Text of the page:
THE MALDEN ADVOCATE–Friday, June 26, 2020 Page 15 Nonprofit tribute site Mourningamerica.org grows to 7,500+ COVID-19 victims With spikes reported around the country, grassroots site has become a solace for families suffering losses from COVID-19 W Site allows families, friends to post free obits, photos and messages of loved ones who have died “This is a disheartening ith the nation’s death t ol l app r oaching 130,000 victims of COVID-19, a public that has largely been trapped indoors has grappled with ways to honor those who have died from COVID-19. The nonprofit tribute site www. mourningamerica.org is one of the first to provide that opportunity, and since its recent launch it has added more than 7,500 victims, which sadly include 250 healthcare workers and 54 couples. The site, a self-funded effort by South Carolina couple Dermot Jevens and Rebecca Heiss, is the only tribute platform that allows people to add their own obituaries, photos and memories of loved ones. Also, visitors to the site can search and find victims already added and leave their own messages. trend,” said Jevens. “Every time our numbers go up, it’s a reminder of another soul we have lost. Rebecca and I take solace in the fact that MourningAmerica.org is providing a way for mourners to grieve when they can’t do so in person because of social distancing. When the site hit 7,500 victims, it was a reminder that we have a long way to go and the number is going to increase.” “We designed mourningamerica.org as a way for people to honor the victims, and it has become so much more: a cathartic experience to express love and loss for families and friends that have come from this virus,” said Heiss. “We get a pit in our stomach every time we see the numbers increase, but it also reminds us more people are finding us and finding use for us.” Unlike traditional obituaries that appear in newspapers and online, victim profiles on mourningamerica.org are free to post to anyone in the United States. (Note: Editors at the site verify each passing and the information included.) People can simply go onto the site and click “Share Their Story” and add details about their loved one, or add info to existing stories. Mourningamerica.org, whose tagline is “More Than Just a Number,” was created by Jevens and Heiss as a way to honor the lives lost from the virus. Neither have backgrounds in tech, web building or fighting infectious diseases. The project was a labor of love borne from the heart. “People are suffering great losses while being isolated MAPC releases town-by-town data on housing assistance needed due to COVID-19 financial crisis T he Metropolitan Area Planning Council (MAPC), a regional planning agency in Boston, has released municipal-level estimates of the housing assistance that might be needed in Massachusetts due to COVID-19, and it paints a dire picture of how much financial help may be required to keep thousands of Massachusetts residents housed once the state eviction moratorium and federal CARES Act benefits expire later this summer. A temporary boost of $600 per week in unemployment benefits will expire on July 30, and a statewide eviction moratorium is set to end on August 18. Once those stop-gap measures end, research by MAPC shows, nearly every city and town in Massachusetts will be facing a great need for housing assistance come late summer. “Almost no community will be exempt from a substantial need for housing assistance once CARES Act supplements and the eviction moratorium expire,” said MAPC Socioeconomic Analyst Sarah Philbrick, a lead author of the research. “Considering this data doesn’t include undocumented workers or self-employed workers who have filed, it’s likely these estimates underestimate need, although that also depends on how many workers return to work over the next few months. Cities and towns would do well to start planning for the impacts now, or they may see large numbers of vulnerable residents displaced by evictions or foreclosure.” This latest analysis is the newest in a series of MAPC reports on the statewide housing insecurity implications of widespread layoffs. Past reports looked at the gap between unemployment assistance and projected housing need in the early weeks of the pandemic, followed by a deeper dive into the demographics of impacted households and large-scale impacts of unemployment at the industry level. Estimates of needed housing assistance are determined by four main factors: population of each city or town, its unemployment rate, its cost of housing, and pre-COVID occupations and wages. The three largest cities in the state – Boston, Worcester and Springfield – have some of the largest total need of housing assisfrom their family and friends at a vulnerable time,” said Jevens. “They need an outlet to express their feelings and honor those who have passed.” “MourningAmerica.org is our way of giving people a voice at a time when they need it most,” said Heiss. “People are trapped at home, unable to be with their loved ones, and are now experiencing profound loss. We hope this platform allows them a much-needed way to share their feelings and honor the victims of this deadly disease.” Jevens is a board-certified veterinary surgeon and entrepreneur who currently serves as Treasurer/ Secretary for the American Animal Hospital Association. Previously, he was Senior Vice President, Collaboration and Innovation, for Compassion-First Pet Hospitals, where he was responsible for culture development, all specialty recruiting and innovation at a 41-hospital specialty and ER network. Jevens also served as founder/CEO of Upstate Veterinary Specialists, a multi-specialty animal hospital with locations in Greenville, S.C., and Asheville, N.C. Heiss, Ph.D. is founder and CEO of Icueity, a mobile application that focuses on building self-awareness (available in June). Her new book, “Instinct,” will hit the shelves in 2021. Heiss is a highly sought-after keynote speaker who uses her background in evolutionary biology to inspire people to break free of limiting, fearbased behaviors. Visit www.MourningAmerica.org to learn more, or email the founders at info@mourningamerica.org. tance; Quincy, Lynn and Lawrence also find themselves near the top of the list due to a combination of large populations, high to moderate housing costs, and high unemployment rates. Some of the state’s smallest communities, like Gosnold, Petersham and Phillipston, have very high rates of unemployment compared to their population, while other communities that have extremely high housing costs – such as Wellesley, Weston, Dover and Sherborn – rank among the highest average dollar amount needed in assistance per household. “As the state slowly begins to reopen, some parts of the economy may rebound and there could be a drop in unemployment need,” said Philbrick. “Nevertheless, we hope our research is helpful as cities and towns try to get their arms around the extent of the potential housing and financial insecurity facing their residents in the months ahead, and as they plan for recovery and neighborhood stability.” MAPC will continue to make regular updates to their ongoing analyses of the impact of COVID-19 on the region’s housing and economy. New test available to determine protective immunity to COVID-19 A RCpoint Labs, the diagnostic testing lab franchise with nearly 100 locations across the United Staes, is partnering with Ethos Laboratories to bring a brand-new test to market that measures protective immunity to COVID-19. Tru-Immune by Ethos Laboratories is the first Surrogate Viral Neutralization Test (sVNT) to evaluate COVID-19 protective immunity in the United States. Unlike other tests currently on the market, Tru-Immune detects the presence and magnitude of neutralizing antibodies against the SARS-CoV-2 virus (which causes COVID-19) that could prevent future infection. “This test will provide personalized information that has not been available before,” said ARCpoint Franchise Group CEO John Constantine. “This is the first test that can give you an indication of how effective your antibodies are at fighting COVID-19. We are excited about what this means for individuals, and the value it provides as they make decisions about returning to work and other activities safely and with confidence. ARCpoint Labs is proud to be the first national network of collection sites for Tru-Immune as we roll this out.” According to a recent article published by Johns Hopkins University, neutralization assays are the “gold standard” for determining if a patient has effective antibodies and protective immunity against SARSCoV-2. “Tru-Immune is the first test to evaluate protective immunity to the SARS-CoV-2 virus that does not require the use of live virus, cell culture or even pseudovirus,” said Ethos Research and Development’s Chief Scientific Officer, Dr. Joshua Gunn. “These significant innovations allow us to process samples in less than three hours, compared to viral neutralization tests that can take three to five days to produce results.” Blood tests capable of detecting anti-SARS-CoV-2 antibodies have flooded the market, but none can measure the viral neutralizing capacity of these antibodies. “If test reTEST | SEE PAGE 19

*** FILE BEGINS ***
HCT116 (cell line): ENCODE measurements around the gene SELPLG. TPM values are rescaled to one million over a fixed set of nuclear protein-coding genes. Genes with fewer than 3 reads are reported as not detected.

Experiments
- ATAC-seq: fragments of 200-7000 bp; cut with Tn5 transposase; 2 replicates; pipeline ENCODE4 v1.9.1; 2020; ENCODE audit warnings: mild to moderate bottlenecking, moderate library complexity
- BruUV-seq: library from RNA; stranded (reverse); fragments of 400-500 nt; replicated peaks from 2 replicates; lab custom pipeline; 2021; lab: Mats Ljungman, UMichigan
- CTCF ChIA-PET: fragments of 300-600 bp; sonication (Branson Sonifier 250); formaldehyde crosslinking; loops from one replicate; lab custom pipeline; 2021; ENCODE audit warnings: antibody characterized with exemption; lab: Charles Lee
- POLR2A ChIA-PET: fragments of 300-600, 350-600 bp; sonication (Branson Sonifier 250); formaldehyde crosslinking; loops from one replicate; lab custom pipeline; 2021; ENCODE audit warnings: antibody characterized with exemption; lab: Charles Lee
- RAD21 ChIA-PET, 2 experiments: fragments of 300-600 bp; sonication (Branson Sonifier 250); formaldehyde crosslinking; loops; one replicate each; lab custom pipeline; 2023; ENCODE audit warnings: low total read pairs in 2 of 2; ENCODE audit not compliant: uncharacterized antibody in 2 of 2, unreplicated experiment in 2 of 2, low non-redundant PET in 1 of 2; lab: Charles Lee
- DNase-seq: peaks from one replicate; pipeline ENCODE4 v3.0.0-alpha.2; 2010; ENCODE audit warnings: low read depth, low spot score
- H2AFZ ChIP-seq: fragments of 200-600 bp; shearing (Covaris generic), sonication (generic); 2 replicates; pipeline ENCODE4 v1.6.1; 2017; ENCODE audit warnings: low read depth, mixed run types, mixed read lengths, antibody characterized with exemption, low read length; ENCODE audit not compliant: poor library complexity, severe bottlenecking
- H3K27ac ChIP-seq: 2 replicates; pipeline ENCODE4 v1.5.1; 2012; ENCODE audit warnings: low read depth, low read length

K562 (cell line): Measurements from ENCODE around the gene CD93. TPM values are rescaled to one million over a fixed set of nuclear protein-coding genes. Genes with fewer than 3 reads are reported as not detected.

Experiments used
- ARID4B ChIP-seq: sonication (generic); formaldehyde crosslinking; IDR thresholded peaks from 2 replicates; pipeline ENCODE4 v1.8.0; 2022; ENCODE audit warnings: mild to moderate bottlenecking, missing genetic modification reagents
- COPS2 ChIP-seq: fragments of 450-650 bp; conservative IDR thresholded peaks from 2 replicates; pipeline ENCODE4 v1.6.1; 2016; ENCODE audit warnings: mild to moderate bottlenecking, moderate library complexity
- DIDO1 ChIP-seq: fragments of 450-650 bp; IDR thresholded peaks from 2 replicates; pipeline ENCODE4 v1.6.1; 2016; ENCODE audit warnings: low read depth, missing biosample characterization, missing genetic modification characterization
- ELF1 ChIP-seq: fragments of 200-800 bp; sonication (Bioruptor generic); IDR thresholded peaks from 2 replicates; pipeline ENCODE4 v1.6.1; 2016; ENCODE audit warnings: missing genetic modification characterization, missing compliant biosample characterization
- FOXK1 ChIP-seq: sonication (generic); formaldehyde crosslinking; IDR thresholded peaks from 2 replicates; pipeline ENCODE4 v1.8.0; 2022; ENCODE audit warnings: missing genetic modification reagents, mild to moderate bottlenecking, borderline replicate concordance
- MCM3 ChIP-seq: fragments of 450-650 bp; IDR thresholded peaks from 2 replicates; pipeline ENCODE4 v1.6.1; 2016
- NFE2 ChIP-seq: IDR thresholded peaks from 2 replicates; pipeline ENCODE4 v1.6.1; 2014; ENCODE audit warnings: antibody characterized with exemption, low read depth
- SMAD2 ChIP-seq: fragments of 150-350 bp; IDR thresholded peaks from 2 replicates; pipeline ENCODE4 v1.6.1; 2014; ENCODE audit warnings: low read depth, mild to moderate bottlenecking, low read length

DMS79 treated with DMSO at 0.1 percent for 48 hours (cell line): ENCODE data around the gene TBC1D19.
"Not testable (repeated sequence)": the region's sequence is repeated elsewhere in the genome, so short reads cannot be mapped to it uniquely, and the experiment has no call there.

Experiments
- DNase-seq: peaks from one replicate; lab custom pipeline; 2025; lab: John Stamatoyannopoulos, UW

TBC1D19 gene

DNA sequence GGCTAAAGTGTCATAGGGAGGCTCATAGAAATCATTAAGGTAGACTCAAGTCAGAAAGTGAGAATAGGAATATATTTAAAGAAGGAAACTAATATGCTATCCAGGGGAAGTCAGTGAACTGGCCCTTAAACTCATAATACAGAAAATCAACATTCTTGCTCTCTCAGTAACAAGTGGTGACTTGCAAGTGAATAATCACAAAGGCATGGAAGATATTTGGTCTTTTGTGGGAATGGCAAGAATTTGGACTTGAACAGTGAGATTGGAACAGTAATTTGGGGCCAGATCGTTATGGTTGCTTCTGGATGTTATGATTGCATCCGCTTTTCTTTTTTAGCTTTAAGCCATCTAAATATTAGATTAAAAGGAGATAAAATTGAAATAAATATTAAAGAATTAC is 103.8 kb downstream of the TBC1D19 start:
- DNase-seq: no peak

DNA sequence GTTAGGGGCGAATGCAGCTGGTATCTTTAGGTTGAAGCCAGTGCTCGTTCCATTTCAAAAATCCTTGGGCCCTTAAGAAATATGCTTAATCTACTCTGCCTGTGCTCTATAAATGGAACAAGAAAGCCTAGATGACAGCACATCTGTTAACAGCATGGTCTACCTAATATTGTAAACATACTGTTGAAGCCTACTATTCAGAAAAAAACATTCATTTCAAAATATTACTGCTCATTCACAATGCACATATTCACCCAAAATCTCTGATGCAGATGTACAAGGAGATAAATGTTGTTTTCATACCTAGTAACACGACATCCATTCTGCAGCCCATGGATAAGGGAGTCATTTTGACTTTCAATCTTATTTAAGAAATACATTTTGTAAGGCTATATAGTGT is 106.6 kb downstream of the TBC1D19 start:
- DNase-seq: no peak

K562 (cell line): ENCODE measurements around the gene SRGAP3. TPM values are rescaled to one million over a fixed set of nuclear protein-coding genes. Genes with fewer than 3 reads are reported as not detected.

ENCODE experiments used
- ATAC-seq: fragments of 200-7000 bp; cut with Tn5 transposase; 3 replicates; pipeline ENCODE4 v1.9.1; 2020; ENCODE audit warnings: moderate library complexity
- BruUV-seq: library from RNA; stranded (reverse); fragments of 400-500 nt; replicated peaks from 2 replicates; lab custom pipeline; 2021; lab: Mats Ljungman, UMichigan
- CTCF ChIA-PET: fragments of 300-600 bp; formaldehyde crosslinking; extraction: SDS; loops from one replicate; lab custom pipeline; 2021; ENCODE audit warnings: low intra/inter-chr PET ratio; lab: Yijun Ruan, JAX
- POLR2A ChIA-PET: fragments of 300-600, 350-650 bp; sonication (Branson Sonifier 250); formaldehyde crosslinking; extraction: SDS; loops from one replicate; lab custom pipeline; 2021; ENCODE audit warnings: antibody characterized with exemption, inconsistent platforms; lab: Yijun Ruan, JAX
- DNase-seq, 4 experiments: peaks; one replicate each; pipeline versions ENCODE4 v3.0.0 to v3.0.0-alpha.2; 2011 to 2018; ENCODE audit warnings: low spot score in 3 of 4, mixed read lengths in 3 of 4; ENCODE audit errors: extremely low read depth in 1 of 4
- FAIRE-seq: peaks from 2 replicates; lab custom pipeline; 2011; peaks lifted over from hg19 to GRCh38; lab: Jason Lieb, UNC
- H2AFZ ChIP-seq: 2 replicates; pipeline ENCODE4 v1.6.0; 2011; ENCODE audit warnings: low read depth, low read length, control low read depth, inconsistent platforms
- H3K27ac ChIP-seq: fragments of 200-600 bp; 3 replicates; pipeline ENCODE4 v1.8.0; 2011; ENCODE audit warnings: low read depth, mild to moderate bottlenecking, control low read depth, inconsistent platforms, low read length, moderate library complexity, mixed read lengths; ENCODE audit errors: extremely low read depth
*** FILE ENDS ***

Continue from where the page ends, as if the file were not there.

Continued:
Page 16 THE MALDEN ADVOCATE–Friday, June 26, 2020 avy nior avvyvavvy S oreniioor coronavirus? Hypertensive Helen Dear Helen, If you have high blood pressure, you defi nitely need to take extra care to protect yourself during the coronavirus (COVID-19) pandemic. Research shows that people with hypertension are more susceptible to getting COVID-19, are more likely to develop severe symptoms if they do get sick, and are more likely to die from the infection, especially if they’re older. High Risk Links A weaker immune system is the key reason people with high blood pressure and other health problems are at higher risk for coronavirus. Long-term health conditions and aging weaken the immune system so it’s less able to fi ght off the virus. Nearly two-thirds of Americans over 60 have high blood pressure. Another concern that has been circulating, but was put to rest last month, were theories that the medications that are commonly prescribed to treat high blood pressure – ACE inhibitors and angiotensin receptor blockers (ARBs) – could make patients more vulnerable to contracting COVID-19, and more susceptible to severe illness if they did become infected. But new research published in The New England Journal of Medicine last month found no risk linked to these medications. COVID Complications While pneumonia is the most common complication of the virus, it can also damage the cardiovascular system. That’s why people with high blood pressure, heart disease, and heart failure are at risk. High blood pressure damages arteries and reduces the fl ow of blood to your heart. That means your heart has to work harder to pump enough blood. Over time, this extra work can weaken your heart to the point where it can’t pump as much oxygen-rich blood to your body. Coronavirus can also damage the heart directly, which can be especially risky if your heart is already weakened by the eff ects of high blood pressure. The virus may cause infl ammation of the heart muscle, which makes it harder for the heart to pump. If you also have plaque buildup in your arteries, the virus may make those plaques more likely to break apart and cause a heart attack. Studies have shown that people with heart disease who get a respiratory illness like the fl u or earlier types of coronavirus are at higher risk for a heart attack. What to Do? While everyone needs to take precautions to prevent coronavirus, people with high blood pressure and other health conditions need to be extra careful. The best way to avoid getting sick is to stay home as much as you can. If you have to go out, wear a mask and keep at least 6 feet away from other people. And every time you come home, wash your hands with warm water and soap for at least 20 seconds. Also, clean and disinfect all frequently touched surfaces like cell phones, countertops and doorknobs. The CDC also recommends that you have enough medicine on hand to treat high blood pressure and other health conditions. And stock up on over-the-counter medicines to treat a fever and other symptoms if you get sick. While a coronavirus vaccine isn’t available yet, you should stay up to date on your other important vaccines. The pneumococcal vaccines – Prevnar 13 and Pneumovax 23 – will prevent you from catching pneumonia on top of coronavirus. Also get a fl u shot in September or early October. Its symptoms are easy to confuse with coronavirus, which could make it harder for doctors to diagnose you if you do get sick. Send your senior questions to: Savvy Senior, P.O. Box 5443, Norman, OK 73070, or visit SavvySenior.org. Jim Miller is a contributor to the NBC Today show and author of “The Savvy Senior” book. y io iori by Jim Miller Why High Blood Pressure is Even More Dangerous in the COVID-19 Era Dear Savvy Senior, Are people with high blood pressure at increased risk of getting OBITUARIES Kathleen M. "Kathy" Hurley Age 71, of Saugus, formerly of Malden and Everett, June 18, 2020. Daughter of the late Joseph P. and Helen (Connors) Hurley. Beloved sister of Carol Burgess and her husband George of Malden, Joseph P. Hurley, Jr. and his wife Doreen of NH and Maureen Vona of Saugus. Also survived by 7 nieces and nephews and 6 great-nieces and great-nephews. In lieu of fl owers, Kathy's family is requesting donations in her name to Bridgewell, 10 Dearborn Rd., Peabody, MA 01960, Attn: Development & Marketing, or online: Bridgewell.org/donate or to Project Triangle, Inc., 420 Pearl St., Malden, MA 02148. Vincent “Jimmy” Palermo Passed away peacefully on June 20, 2020 at home surrounded by his loving family. He was 82 years old. Vincent was a longtime resident of Malden. He was a 25-year employee at Colonial Provisions Meat Packing Plant and was retired from the Middlesex Sheriff ’s offi ce where he served as a deputy sheriff for many years. Vincent was a longtime bartender at Anthony's of Malden ~ LEGAL NOTICE ~ COMMONWEALTH OF MASSACHUSETTS THE TRIAL COURT PROBATE AND FAMILY COURT Middlesex Probate and Family Court 208 Cambridge Street Cambridge, MA 02141 Docket No. MI15P5232PM In the matter of: Gred Aiyawar Of: Malden, MA Protected Person/Disabled Person/Respondent CITATION GIVING NOTICE OF CONSERVATOR’S ACCOUNT To the named Respondent and all other interested persons, you are hereby notified pursuant to Rule 72 of the Supplemental Rules of the Probate & Family Court, that the 3rd account(s) of David J. R. Ulwick of Winchester, MA as Conservator of the property of said Respondent has or have been presented to the Court for allowance. You have the right to object to the account(s). If you wish to do so, you or your attorney must file a written appearance and objection at this court on or before 10:00 A.M. on the return date of 07/22/2020. This day is NOT a hearing date, but a deadline date by which you have to object to the account(s). If you fail to file the written appearance and objection by the return date, action may be taken in this matter without further notice to you, including the allowance of the account(s). Additionally, within thirty days after said return day (or within such other time as the Court upon motion may order), you must file a written affidavit of objections stating the specific facts and grounds upon which each objection is based and a copy shall be served upon the Conservator pursuant to Rule 3 of the Supplemental Rules of the Probate & Family Court. You have the right to send to the Conservator, by registered or certified mail, a written request to receive a copy of the Petition and account(s) at no cost to you. IMPORTANT NOTICE The outcome of this proceeding may limit or completely take away the above-named person’s right to make decisions about personal affairs or financial affairs or both. The above-named person has the right to ask for a lawyer. Anyone may make this request on behalf of the above-named person. If the above-named person cannot afford a lawyer, one may be appointed at State expense. WITNESS, Hon. Maureen H. Monks, First Justice of this Court. Date: June 15, 2020 TARA E. DeCRISTOFARO Register of Probate June 26, 2020 and the Italian American Citizens Club of Malden. Vincent was the beloved husband of the late Catherine E. (Migliozzi) Palermo. He was the loving father of Maria DiGregorio and her husband Antonio of Malden, Ann Medeiros and her fi ancé Christopher Harriman of Malden, and Pat V. Palermo and his wife Jo-Ann of Saugus. Vincent was the dear brother of Antonietta Orlandella and the late Angelo Palermo. He was the cherished grandfather of Benedetto “Tony” DiGregorio and his wife Michelle and Stephanie LaVerde and her husband Stephen, and beloved great-grandfather of Gianna Marie DiGregorio, Mia Catherine DiGregorio, and Jake and Lucas LaVerde. He is also survived by many nieces, nephews, and friends. Albert Bailey Sparks The scion of the Malden-based department store chain, Sparks De - par tmen t Stores, passed away on June, 20, 2020, at the age of 93. Mr. Sparks, along with his brother and long-term business partner George Sparks, expanded their mother and father's dry goods store to seven department stores located throughout New England. He and his family members were early pioneers in the discount department store world, and Sparks was a mainstay of Malden until its closing in 2014. The store was part of downtown Malden life for 94 years. Albert was a devoted husband to his wife Myrna Ellen Sparks for over 65 years, who passed away in 2018. He is survived by his four daughters and sons-in-law, Lorri and Dr. George Kleiner, Joan and Richard Kessel, Debra and Douglas Stevens and Amy and Bill Kremer; in addition to grandchildren, Jeffrey and Brooke Kessel, Bradley and Rebecca Kessel, Rachel Moran and Mathew Moran, and great-grandson Noah Kessel. Albert was born on April, 5, 1927 in Malden to Rose and David Sparks. His father was an immigrant from the small village of Hoshcha, in Western Ukraine. Albert was the last survivor of his siblings May, George and Harold. He loved his siblings dearly. Mr. Sparks always had a special place in OBITUARIES| SEE PAGE 20